These are the articles recently published. Original replies, which can start off a debate, are listed with their abstracts. Please note that responding articles do not have separate abstracts.
Theresa M. DiPasquale, Connotations, Vol. 27: 167-89.
How does close reading work within particular spaces and places? How does one carry out a close reading within particular historical, economic, and textual circumstances? John Donne’s Latin epitaph, engraved on a plaque above his effigy in St. Paul’s Cathedral in London, poses particularly complex challenges. According to a landmark 2001 John Donne Journal article by Richard S. Peterson, the text inscribed on the current plaque—installed in the nineteenth-century—is an inaccurate facsimile of the original plaque installed in late 1632 or early 1633 and destroyed by the Great Fire of London in 1666. Taking into account the epitaph as it appears in the twenty-first-century cathedral and as it appears in seventeenth-century illustrations of the original plaque, this essay explicates both texts in some detail while also confronting issues of material culture raised in the work of Walter Benjamin and borne out in the author’s experience of St. Paul’s. The essay concludes with a blend of close-reading and affective response to the epitaph, to the famous marble statue that stands beneath it, and to Donne’s monument as a whole within its current architectural context.
Judith H. Anderson, Connotations, Vol. 27: 155-66.
My title results from a common advertisement of jobs by literature departments in America, which bear on the validity, or not, of the practice of close reading Donne, surely the poster boy for close reading in past decades. The close reading of literature became ideologically distinguished from cultural studies toward the end of the last century, and as this distinction gained steam, a growing perception of literature identified it, if not simply as close reading, then at least as text-centered, and culture became its putative opposite. The ideological opposition of close reading to culture is puzzling, as is the larger opposition of literature to matter, or rather, to material culture’s conceptualization of itself. Language is the basic building block of human culture, whether as philosophy, as politics, as literature, or as something else, and it clearly has material dimensions, as sound, letter, speech act, social communication, and constructor of institutions. My immediate subject is Donne, or rather the close reading of Donne, a practice that I do not equate with readings isolated from history and culture. I also do not equate the close reading of Donne (or of any other writer) simply with what some call the Old New Criticism—the dominant practice of literary criticism around the middle of the twentieth century.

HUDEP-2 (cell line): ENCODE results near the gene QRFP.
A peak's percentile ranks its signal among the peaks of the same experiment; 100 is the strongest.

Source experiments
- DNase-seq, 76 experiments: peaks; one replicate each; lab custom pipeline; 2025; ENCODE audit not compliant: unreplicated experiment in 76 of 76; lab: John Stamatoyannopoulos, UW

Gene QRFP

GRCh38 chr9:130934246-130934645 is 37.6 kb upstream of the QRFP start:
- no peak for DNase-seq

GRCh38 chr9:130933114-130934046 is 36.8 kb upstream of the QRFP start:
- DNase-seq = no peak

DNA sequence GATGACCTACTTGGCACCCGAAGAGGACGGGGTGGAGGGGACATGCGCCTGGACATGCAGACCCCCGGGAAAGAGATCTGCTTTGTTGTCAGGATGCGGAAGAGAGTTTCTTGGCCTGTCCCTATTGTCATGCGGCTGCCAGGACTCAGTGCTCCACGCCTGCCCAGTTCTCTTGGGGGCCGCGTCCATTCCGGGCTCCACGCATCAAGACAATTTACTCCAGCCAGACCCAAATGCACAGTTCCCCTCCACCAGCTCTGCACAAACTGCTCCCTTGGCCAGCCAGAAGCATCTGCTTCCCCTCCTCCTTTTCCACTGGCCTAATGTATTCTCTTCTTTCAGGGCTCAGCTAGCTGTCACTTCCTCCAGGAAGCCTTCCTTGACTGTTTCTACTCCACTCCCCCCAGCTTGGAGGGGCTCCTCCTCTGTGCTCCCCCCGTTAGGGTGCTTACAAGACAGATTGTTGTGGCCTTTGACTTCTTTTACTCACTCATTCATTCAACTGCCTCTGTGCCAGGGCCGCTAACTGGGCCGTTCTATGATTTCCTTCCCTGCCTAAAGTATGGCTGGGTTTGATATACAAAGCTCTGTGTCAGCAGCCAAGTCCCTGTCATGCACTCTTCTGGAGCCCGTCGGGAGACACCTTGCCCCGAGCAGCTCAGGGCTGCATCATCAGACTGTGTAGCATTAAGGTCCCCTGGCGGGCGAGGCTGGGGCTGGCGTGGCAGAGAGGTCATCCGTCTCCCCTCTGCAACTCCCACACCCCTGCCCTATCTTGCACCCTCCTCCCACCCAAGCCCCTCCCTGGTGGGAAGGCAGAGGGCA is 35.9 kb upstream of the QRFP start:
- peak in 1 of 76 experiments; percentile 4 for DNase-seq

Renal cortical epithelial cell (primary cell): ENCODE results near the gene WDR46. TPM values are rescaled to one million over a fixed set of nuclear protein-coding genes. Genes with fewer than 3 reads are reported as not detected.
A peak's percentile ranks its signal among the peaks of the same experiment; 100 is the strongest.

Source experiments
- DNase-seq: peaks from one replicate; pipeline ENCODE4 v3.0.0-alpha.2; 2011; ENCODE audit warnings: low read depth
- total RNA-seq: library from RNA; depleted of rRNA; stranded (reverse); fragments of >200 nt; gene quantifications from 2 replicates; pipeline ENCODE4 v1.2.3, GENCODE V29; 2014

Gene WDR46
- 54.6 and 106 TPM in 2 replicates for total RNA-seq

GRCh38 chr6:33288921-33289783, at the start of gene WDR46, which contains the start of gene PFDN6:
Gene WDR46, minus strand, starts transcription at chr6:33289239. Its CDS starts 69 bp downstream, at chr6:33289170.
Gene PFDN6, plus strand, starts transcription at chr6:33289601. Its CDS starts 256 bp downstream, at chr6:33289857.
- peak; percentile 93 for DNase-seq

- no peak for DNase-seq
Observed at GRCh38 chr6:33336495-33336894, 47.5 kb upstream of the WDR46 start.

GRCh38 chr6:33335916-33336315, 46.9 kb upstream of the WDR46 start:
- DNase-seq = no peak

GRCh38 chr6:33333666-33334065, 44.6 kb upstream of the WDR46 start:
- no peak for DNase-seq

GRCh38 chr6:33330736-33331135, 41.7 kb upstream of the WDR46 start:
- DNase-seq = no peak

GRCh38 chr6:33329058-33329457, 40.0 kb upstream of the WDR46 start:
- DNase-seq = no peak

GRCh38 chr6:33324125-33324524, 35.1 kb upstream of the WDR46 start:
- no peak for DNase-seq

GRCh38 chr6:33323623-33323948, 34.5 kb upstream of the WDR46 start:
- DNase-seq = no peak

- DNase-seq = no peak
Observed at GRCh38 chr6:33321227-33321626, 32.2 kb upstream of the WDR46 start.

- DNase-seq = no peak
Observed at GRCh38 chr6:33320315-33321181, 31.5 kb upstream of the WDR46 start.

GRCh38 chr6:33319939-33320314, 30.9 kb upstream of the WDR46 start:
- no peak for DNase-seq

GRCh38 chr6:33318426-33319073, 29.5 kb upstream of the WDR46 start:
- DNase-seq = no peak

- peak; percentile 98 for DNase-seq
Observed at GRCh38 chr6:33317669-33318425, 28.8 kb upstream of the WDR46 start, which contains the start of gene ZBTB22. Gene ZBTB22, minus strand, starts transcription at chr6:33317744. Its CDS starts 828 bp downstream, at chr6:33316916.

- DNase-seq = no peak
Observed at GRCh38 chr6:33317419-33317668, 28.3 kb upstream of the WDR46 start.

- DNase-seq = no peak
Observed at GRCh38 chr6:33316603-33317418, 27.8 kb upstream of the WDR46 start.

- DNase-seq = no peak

Richard O' Brien, Connotations, Vol. 27: 120-54.
When I started writing plays in iambic pentameter, my self-interrogations inevitably returned to questions of politics, ethics and power. There has undeniably been a historical association between verse drama and elitism. Anthony Easthope sees iambic pentameter as the voice of ‘solid institutional continuity’ — a ‘hegemonic form’ implicitly confirming cultural norms. In Sara Ahmed’s terms, a contemporary verse play by a white, male, middle-class subject risks being solely ‘citational-relational’ to other such plays and subjects. What, then, is my own complicity in choosing these particular formal restrictions? In what ways can my chosen way of writing — structured, metred verse — engage with power without merely endorsing or replicating it?
In this paper, I will argue for how the pentameter form can allow for and facilitate a challenge to such positions. The inherent polyphony of a playscript challenges the singular: although in metrical terms, everyone is speaking the same language, the creation of a shared baseline permits individuality and resistance to stand out more starkly in variation. As such, shared-metre verse worlds have served me as an appropriate canvas to explore shifting tensions between the community and the individual, who might appear as a rebel against unquestioned institutional norms or as a threatening outsider to a self-sustaining system. I argue that by writing characters who follow or subvert metre — who are in or out of line — or who steal lines from others, I can stage conflicts over authority, control, freedom and restraint at the microcosmic level of the line.
Arthur Kinney, Connotations, Vol. 27: 106-19.